4 advantages 49ers have over Cowboys in Wild Card round

Running back Carlos Hyde #28 of the San Francisco 49ers (Photo by Christian Petersen/Getty Images)
Running back Carlos Hyde #28 of the San Francisco 49ers (Photo by Christian Petersen/Getty Images) /
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Jeff Wilson, San Francisco 49ers
San Francisco 49ers running back Jeff Wilson (30) with tight end Jordan Reed (81) Mandatory Credit: Tim Heitman-USA TODAY Sports /

12-5. 123. Cowboys -3. 4:30 p.m. ET. 42. CBS. Sunday, Jan. 16. 10-7

The 49ers may be slight underdogs on the road against the Cowboys in the Wild Card round, but the Niners do hold these four crucial advantages.

According to plenty out there in the NFL world, the San Francisco 49ers are precisely the worst road opponent the Dallas Cowboys could have had in the Wild Card round.

Yet here we are.

While it’s possible to cite a number of different takes on what’ll be the first time these two teams square off in the postseason since the Niners’ victory in the 1995 NFC Championship game, there are perhaps none better than former Cowboys wide receiver and Hall of Famer Michael Irvin, who told San Francisco’s 95.7 The Game, “I did not want this matchup for Dallas.”


The Cowboys, the No. 3 seed in the NFC playoff picture, just pummeled the Philadelphia Eagles 51-26 en route to boasting the league’s top-scoring offense this season. Yet the offense, particularly quarterback Dak Prescott, has nevertheless been inconsistent.

And San Francisco’s run-first, run-heavy offense might be the perfect kind of formula to keep Prescott and Co. off the field.

Perhaps this is just one of four clear-cut advantages the 49ers will have as we return to this historic NFC rivalry.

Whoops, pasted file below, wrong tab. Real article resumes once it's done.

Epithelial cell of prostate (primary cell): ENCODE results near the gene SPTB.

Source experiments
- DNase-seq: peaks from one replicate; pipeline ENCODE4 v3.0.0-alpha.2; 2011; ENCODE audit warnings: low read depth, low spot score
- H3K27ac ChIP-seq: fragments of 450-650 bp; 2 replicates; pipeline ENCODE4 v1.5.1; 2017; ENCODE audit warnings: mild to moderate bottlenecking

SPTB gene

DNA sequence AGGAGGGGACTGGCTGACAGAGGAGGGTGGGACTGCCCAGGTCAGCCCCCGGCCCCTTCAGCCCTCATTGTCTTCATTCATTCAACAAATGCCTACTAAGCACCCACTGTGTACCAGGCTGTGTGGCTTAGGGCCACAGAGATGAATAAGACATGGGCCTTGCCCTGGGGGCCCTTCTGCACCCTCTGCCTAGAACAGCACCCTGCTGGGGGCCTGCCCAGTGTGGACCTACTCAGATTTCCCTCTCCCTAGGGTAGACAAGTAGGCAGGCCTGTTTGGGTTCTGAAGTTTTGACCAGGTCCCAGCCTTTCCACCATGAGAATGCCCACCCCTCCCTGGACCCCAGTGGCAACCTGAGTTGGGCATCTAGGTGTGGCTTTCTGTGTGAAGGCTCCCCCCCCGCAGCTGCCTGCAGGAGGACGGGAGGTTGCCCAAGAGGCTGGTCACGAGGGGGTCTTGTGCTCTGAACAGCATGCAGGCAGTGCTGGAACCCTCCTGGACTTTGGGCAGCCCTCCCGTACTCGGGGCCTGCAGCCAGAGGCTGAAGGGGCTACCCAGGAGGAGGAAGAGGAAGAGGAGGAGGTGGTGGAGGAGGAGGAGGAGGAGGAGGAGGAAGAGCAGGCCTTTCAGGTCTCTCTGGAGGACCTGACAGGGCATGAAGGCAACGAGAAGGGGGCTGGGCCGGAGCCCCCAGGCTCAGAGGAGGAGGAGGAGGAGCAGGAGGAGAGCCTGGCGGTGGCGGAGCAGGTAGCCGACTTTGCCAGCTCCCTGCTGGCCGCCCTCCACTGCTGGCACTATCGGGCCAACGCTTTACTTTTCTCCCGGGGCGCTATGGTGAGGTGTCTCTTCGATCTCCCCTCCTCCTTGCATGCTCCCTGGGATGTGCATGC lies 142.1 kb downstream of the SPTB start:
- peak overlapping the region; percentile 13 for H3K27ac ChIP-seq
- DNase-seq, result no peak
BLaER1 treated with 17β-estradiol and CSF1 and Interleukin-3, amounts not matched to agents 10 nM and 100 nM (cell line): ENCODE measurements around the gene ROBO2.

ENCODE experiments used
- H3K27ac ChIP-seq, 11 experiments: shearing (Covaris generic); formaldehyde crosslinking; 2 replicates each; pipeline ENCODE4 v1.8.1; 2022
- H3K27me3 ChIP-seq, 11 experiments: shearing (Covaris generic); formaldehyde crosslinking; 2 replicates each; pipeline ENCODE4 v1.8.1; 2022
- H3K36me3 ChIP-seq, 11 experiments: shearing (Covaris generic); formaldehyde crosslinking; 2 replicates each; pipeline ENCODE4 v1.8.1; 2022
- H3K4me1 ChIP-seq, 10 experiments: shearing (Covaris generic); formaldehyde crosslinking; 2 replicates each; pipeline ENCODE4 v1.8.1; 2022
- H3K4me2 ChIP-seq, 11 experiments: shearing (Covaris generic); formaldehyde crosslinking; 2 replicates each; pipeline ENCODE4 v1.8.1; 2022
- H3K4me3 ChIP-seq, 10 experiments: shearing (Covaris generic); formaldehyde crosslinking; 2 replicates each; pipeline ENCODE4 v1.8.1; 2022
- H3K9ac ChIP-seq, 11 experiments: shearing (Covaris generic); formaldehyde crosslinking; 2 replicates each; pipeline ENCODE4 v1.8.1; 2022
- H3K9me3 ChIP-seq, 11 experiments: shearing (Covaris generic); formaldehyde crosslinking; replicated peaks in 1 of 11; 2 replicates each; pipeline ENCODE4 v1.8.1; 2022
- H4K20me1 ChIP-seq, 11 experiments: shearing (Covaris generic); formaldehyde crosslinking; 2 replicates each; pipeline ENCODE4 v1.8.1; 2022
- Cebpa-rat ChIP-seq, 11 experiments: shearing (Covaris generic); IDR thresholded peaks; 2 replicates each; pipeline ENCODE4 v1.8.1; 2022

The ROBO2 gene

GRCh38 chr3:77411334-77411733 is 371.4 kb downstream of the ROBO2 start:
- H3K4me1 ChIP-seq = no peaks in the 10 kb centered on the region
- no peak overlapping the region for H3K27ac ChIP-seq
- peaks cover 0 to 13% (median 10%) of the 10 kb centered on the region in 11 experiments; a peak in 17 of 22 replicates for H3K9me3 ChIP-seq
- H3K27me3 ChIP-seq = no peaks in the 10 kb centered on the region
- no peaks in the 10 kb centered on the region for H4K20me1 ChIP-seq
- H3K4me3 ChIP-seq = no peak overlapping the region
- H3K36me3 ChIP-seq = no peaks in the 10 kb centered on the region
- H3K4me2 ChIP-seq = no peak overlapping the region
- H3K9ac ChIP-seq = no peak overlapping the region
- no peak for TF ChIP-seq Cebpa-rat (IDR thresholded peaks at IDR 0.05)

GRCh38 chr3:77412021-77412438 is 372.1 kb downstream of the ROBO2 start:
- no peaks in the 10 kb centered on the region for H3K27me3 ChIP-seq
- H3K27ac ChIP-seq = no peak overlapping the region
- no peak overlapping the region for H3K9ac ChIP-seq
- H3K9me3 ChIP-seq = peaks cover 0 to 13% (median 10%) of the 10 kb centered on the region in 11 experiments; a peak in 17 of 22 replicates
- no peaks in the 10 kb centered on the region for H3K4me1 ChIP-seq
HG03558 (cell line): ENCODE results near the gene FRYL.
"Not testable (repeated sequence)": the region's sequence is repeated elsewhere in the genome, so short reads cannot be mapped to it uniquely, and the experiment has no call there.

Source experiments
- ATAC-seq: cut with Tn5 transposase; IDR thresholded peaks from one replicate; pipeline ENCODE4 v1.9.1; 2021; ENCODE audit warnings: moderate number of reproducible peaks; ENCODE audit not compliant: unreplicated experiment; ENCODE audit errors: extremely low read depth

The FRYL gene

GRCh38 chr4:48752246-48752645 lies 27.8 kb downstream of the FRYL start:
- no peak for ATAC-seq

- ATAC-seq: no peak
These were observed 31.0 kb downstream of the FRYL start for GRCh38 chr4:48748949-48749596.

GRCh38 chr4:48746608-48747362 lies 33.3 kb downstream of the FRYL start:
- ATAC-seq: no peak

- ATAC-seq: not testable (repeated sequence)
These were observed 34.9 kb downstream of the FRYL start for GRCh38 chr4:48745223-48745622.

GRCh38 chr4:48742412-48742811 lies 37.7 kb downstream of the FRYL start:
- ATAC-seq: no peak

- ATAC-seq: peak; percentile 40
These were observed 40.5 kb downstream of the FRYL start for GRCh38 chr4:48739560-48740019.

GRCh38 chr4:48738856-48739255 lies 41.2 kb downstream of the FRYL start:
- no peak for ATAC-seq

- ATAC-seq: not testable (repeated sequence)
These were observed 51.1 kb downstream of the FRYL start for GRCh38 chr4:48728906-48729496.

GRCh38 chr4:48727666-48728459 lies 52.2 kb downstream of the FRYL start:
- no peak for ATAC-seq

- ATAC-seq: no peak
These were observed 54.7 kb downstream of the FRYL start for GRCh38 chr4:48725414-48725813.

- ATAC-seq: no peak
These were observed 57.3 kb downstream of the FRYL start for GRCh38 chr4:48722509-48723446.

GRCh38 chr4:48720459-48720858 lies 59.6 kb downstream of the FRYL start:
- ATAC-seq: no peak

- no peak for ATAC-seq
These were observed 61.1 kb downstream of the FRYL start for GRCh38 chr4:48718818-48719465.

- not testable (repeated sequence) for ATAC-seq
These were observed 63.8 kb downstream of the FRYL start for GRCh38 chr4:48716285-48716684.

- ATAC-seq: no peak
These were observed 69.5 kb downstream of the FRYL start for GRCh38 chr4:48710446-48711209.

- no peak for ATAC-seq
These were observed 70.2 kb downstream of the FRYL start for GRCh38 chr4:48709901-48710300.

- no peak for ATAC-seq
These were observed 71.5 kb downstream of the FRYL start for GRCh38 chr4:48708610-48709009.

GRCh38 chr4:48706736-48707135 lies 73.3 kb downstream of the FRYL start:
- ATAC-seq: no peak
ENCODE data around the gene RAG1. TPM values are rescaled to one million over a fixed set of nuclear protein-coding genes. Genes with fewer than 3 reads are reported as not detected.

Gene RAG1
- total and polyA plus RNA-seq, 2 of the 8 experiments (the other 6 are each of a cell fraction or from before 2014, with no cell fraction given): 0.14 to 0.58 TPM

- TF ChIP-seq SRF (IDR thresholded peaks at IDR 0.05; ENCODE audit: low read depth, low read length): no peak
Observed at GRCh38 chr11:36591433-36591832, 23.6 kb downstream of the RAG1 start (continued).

No. 4: 49ers can take advantage of Cowboys weak run defense

A simple Football 101 theory when matching up against a dangerous offense is to not let it on the field. To do that, the opposing team needs to maintain possession and chew up the clock.

That’s done by the running game.

The Niners finished the regular season with the NFL’s seventh-ranked rushing offense, totaling 2,166 yards. And while San Francisco only averaged 4.3 yards per carry, good for 16th, head coach Kyle Shanahan rarely strayed from the run-first approach.

That might be the perfect way to offset Dallas’ own offense, as the Cowboys defense doesn’t exactly enter the fray with a quality run-stopping line.

Over the course of the regular season, Dallas allowed an average of 4.5 yards per carry, 23rd in the league. It also only managed five games during the season where opponents netted fewer than 100 yards on the ground.

And that only happened once over the Cowboys’ final 12 games.

Needless to say, the 49ers shouldn’t have too many difficulties moving the ball on the ground on Sunday.